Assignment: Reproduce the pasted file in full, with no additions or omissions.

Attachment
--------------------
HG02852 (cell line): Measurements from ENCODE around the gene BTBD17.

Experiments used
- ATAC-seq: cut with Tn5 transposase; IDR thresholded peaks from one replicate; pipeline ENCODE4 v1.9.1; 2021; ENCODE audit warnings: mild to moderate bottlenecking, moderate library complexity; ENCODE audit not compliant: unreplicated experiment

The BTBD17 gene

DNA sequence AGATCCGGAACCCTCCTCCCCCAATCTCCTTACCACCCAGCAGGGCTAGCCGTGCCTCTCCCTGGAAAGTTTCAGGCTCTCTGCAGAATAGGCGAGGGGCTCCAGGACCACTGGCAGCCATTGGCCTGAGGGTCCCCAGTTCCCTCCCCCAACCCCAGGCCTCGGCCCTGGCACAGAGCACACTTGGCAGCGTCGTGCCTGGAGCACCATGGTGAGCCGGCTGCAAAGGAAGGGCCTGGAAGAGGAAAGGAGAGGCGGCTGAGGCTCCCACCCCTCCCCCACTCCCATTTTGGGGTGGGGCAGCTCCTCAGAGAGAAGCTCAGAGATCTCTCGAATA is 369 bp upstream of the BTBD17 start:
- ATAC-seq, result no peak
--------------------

HG02852 (cell line): Measurements from ENCODE around the gene BTBD17.

Experiments used
- ATAC-seq: cut with Tn5 transposase; IDR thresholded peaks from one replicate; pipeline ENCODE4 v1.9.1; 2021; ENCODE audit warnings: mild to moderate bottlenecking, moderate library complexity; ENCODE audit not compliant: unreplicated experiment

The BTBD17 gene

DNA sequence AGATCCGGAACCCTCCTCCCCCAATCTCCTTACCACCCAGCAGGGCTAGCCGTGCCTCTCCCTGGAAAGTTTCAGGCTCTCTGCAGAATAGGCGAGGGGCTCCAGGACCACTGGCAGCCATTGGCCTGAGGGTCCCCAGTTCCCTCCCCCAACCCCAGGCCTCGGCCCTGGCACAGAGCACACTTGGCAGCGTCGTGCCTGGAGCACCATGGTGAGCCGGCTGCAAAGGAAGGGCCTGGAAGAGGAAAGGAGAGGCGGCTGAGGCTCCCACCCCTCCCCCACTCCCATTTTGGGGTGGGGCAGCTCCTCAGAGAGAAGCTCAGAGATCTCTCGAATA is 369 bp upstream of the BTBD17 start:
- ATAC-seq, result no peak